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Who Should Be Responsible for Sales Enablement Content - Sales or Marketing?

Clip_image002Today's blog post is by Jeff Ogden, award-winning B2B marketing expert, president of the sales lead generation company Find New Customers, and creator of the very popular and syndicated online TV show Marketing Made Simple TV 

 

What is a Buyer Persona™
Buyer personas tell you exactly how and why a representative buyer makes the decision to buy the products, services, or solutions that you market.

While buyer personas may include other details, the 5 Rings of Insight are their most overlooked and essential aspect, clarifying decisions for persuasive messaging, content marketing, product or solution launches, campaigns, and sales alignment.

Priority Initiatives
Success Factors
Perceived Barriers
Buying Process
Decision Criteria


The Five Rings of Insight and the ebook is owned by the Buyer Persona Institute.

When Gerhard Gschwandtner asked me that question in our recent video interview, I was dumbfounded for a moment. Sales? Marketing? Whom?

My first instinct was to answer yes, because marketing and sales have to work together.

I believe the lines separating sales and marketing need to end. He asked how those groups could unite. I told him those leaders need to get together and spend some quality time. Gerhard joked, “Are you saying a few beers can bring these teams together?” Yes, Gerhard, marketing and sales leaders are just people. If they spend quality time getting to know each other, things will go swimmingly. That means a lunch meeting or even a few beers after work.

In this guest post, I want to explore how sales and marketing can work together to create effective sales enablement content.

How to Create Truly Useful Sales Enablement Content

If one thinks about it, the role of content is to answer buyer questions needed to facilitate a purchase.  Only after you answer their questions can buyers become comfortable enough to sign with you. That means we need to first think about the questions that need answering.

Where can we learn these questions? We should talk to salespeople and even do some unstructured interviews of won and lost deals.  (Note: Download a free e-book on Buyer Personas here.)

Let’s use an example to illustrate: say the company trying to win a sale is “Acme Financial Solutions.” Acme offers a SaaS software product to enable marketing leaders to close faster.  A senior salesperson with Acme – let’s call him “Tom” – has a meeting with a VP of finance at a large financial services firm in New York City.

Tom meets with the VP and shows him a demonstration of the financial software. Then they sketch out on a whiteboard how the financial processes will change. The VP is impressed. But he says to Tom, “I’m concerned about our ability to successfully implement this software. I’m not sure we have the right talents in-house or know how to make the needed changes to use your software.”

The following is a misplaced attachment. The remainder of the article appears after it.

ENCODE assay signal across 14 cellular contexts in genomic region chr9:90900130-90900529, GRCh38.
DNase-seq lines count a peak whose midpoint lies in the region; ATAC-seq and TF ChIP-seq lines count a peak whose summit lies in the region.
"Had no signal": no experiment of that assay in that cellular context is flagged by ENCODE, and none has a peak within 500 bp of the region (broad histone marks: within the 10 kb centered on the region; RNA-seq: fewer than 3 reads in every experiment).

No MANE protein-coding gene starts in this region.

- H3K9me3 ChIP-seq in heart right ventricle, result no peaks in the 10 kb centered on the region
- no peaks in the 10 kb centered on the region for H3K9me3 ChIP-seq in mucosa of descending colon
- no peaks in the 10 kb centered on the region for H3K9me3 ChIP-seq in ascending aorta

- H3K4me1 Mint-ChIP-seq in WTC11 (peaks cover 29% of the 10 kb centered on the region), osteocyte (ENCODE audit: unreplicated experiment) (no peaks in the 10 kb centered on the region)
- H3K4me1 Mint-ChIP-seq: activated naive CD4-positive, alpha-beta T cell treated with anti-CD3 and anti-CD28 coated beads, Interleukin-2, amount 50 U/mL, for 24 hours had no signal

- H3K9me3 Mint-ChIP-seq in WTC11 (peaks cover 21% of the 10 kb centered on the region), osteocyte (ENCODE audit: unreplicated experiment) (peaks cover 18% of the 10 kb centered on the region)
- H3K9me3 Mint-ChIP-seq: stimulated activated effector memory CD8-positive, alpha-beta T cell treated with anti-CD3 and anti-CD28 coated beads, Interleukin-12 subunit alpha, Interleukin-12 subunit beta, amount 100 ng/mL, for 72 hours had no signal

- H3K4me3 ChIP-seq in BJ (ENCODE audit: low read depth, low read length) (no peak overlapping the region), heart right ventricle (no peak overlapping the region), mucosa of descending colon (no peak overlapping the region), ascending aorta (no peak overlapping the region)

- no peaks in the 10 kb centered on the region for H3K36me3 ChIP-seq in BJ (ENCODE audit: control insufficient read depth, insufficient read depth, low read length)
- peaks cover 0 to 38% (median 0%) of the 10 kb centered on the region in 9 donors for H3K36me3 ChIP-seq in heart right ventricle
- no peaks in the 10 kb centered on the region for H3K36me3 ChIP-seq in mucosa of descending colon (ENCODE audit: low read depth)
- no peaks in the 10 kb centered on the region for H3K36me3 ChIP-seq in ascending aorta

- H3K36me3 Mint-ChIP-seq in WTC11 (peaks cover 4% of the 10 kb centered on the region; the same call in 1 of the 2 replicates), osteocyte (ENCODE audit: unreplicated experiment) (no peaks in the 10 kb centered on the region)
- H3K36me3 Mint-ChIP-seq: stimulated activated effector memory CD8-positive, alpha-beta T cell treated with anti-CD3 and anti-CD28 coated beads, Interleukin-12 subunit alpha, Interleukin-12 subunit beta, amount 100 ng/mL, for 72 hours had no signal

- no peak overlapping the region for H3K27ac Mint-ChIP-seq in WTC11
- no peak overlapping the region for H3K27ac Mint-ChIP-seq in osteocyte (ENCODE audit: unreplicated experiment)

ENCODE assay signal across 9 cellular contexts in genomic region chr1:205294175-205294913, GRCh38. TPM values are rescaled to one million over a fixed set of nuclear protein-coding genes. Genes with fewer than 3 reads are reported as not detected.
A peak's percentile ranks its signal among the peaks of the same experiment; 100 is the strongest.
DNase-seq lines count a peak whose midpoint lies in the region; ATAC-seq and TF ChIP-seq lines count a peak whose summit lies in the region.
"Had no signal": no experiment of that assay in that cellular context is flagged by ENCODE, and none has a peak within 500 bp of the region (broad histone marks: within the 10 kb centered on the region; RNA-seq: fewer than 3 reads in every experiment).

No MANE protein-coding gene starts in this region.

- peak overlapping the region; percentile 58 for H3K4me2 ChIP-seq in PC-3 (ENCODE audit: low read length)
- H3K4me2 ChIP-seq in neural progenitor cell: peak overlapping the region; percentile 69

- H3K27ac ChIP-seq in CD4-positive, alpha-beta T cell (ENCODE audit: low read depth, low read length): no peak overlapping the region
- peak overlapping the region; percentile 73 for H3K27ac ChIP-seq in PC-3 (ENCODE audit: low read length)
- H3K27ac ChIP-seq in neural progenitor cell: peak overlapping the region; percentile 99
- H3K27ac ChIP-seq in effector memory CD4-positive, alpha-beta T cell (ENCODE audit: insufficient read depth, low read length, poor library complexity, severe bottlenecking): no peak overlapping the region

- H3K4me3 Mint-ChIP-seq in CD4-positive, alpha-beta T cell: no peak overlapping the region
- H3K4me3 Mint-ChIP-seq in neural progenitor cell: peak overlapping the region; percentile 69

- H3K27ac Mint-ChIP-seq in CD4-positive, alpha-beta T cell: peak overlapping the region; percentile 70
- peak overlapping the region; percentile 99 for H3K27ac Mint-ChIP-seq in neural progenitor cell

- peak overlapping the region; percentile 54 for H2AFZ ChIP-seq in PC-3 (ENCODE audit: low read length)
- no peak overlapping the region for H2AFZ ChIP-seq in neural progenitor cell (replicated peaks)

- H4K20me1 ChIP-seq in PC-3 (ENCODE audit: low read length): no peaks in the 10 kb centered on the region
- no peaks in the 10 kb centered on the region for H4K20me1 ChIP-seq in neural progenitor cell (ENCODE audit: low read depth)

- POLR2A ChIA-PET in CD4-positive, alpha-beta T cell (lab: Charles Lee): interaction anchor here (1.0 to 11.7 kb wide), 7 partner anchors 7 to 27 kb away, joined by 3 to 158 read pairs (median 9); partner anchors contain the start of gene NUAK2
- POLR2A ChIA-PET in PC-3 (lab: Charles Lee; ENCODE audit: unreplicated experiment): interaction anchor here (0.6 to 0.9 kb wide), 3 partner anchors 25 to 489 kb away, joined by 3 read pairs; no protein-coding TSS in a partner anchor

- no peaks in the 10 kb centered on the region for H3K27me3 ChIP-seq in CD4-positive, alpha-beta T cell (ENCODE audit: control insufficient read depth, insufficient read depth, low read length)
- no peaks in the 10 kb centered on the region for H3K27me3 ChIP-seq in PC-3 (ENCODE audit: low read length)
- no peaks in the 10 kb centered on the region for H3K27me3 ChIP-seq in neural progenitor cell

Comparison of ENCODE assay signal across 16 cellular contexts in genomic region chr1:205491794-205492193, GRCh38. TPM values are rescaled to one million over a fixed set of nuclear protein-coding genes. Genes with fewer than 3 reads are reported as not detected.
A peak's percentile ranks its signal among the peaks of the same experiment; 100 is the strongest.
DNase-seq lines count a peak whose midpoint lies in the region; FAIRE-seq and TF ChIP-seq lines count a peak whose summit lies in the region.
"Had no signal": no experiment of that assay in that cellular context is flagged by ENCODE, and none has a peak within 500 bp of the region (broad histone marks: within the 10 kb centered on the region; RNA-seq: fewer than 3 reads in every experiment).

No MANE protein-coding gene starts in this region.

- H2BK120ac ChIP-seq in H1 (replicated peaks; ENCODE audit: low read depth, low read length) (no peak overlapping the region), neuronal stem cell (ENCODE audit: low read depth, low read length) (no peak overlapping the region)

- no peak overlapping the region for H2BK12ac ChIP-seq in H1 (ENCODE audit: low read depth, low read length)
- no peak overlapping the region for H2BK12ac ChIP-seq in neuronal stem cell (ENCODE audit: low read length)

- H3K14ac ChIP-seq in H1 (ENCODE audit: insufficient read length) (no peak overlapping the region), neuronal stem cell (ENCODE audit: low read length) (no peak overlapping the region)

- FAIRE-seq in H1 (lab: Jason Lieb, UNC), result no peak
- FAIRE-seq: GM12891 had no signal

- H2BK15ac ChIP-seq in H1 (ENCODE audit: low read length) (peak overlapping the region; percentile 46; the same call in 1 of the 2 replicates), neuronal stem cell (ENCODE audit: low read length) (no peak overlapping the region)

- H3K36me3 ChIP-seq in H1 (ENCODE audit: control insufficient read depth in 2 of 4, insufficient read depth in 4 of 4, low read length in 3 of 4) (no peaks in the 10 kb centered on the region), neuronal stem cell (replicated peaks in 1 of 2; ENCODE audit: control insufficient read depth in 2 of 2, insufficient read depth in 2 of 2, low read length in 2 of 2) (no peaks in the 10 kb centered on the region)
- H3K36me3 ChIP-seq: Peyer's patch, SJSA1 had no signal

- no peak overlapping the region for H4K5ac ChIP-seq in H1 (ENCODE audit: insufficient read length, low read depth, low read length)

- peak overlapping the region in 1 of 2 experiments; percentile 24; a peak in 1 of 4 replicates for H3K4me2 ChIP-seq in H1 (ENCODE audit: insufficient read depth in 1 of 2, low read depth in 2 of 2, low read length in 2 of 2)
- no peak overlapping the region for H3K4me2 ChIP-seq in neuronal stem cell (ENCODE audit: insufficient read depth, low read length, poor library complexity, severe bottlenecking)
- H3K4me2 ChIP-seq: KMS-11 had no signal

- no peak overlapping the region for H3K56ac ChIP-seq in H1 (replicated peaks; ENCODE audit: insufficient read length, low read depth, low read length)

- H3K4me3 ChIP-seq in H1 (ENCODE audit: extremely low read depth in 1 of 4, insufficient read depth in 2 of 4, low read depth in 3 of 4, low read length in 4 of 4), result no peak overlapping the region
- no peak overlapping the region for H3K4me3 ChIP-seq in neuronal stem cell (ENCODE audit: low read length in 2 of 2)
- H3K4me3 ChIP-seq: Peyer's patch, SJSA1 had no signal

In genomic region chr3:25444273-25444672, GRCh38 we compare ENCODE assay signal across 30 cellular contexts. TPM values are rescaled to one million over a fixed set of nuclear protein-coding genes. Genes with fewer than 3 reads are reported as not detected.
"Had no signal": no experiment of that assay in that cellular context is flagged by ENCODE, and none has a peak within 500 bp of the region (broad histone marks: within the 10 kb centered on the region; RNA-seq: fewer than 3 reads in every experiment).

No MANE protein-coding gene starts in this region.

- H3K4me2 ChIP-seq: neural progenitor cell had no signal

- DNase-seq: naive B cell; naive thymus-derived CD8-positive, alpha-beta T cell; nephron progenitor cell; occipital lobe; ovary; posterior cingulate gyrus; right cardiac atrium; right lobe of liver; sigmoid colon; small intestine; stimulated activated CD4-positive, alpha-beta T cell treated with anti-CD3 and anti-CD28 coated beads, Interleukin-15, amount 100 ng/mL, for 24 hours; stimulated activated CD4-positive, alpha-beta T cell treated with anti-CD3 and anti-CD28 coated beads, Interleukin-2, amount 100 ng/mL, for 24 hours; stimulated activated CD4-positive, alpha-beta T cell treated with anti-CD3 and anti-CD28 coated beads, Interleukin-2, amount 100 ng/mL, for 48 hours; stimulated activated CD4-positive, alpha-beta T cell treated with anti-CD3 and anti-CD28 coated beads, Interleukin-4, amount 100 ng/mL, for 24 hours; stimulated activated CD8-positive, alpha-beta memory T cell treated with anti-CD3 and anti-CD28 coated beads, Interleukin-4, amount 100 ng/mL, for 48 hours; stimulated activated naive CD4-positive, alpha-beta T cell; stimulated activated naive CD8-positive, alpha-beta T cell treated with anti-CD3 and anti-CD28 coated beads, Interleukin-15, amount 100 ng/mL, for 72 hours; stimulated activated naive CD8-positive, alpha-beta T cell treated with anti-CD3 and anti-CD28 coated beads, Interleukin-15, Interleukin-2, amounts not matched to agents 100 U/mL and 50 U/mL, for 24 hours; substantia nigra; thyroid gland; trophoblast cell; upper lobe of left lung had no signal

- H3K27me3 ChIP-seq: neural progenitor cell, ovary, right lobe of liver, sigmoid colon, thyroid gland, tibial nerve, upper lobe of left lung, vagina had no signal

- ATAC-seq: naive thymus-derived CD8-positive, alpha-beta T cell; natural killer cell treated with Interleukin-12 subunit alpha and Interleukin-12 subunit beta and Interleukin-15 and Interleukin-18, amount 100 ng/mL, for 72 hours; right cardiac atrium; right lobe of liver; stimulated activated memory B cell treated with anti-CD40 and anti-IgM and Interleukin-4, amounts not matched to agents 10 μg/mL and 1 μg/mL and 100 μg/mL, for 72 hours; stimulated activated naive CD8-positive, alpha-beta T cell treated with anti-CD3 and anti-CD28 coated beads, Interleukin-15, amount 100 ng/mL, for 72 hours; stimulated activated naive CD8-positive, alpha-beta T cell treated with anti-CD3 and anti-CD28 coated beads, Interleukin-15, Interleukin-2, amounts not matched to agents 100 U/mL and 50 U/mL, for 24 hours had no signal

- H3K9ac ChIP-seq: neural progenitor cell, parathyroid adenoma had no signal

Tom does a song and dance and tries to assure the buyer that Acme will help his company through these changes. Acme has done nothing to arm Tom for questions like this; however, if Acme had thought through the question ahead of time and the salespeople have been asked this question before, then the company could craft content to answer the question.

Let’s put Tom back in the meeting with the VP of finance. He’s again asked about the need for the right talents and processes. Tom pulls out an iPad and pops up a video. In this video, an existing Acme client talks about the implementation and what was learned about training and process change. Tom’s prospect has an answer from a trusted source and signs on the spot.

Conclusion: Sales and Marketing Need to Work Together

How do sales and marketing become one and create truly useful content like Tom’s?

I think there’s no secret formula; it requires people who genuinely care. People who care spend time talking and really listening to the point of view of the other person. If both sales and marketing teams feel the other has its best interest at heart, the icy distrust will thaw.

Next, sales and marketing need to come up with a list of buyer questions. These come from past sales experiences and unstructured buyer interviews. (Download a free e-book on Buyer Personas here.) Sit down for a meeting and get these questions documented. Once the questions are compiled, then start thinking about how best to answer those questions.

Perhaps you could record a video or audio interview of an existing client. Or you could create some other form of useful content. No matter what, sales and marketing can create great content – together.

A few pints of good beer can solve everything, I think.

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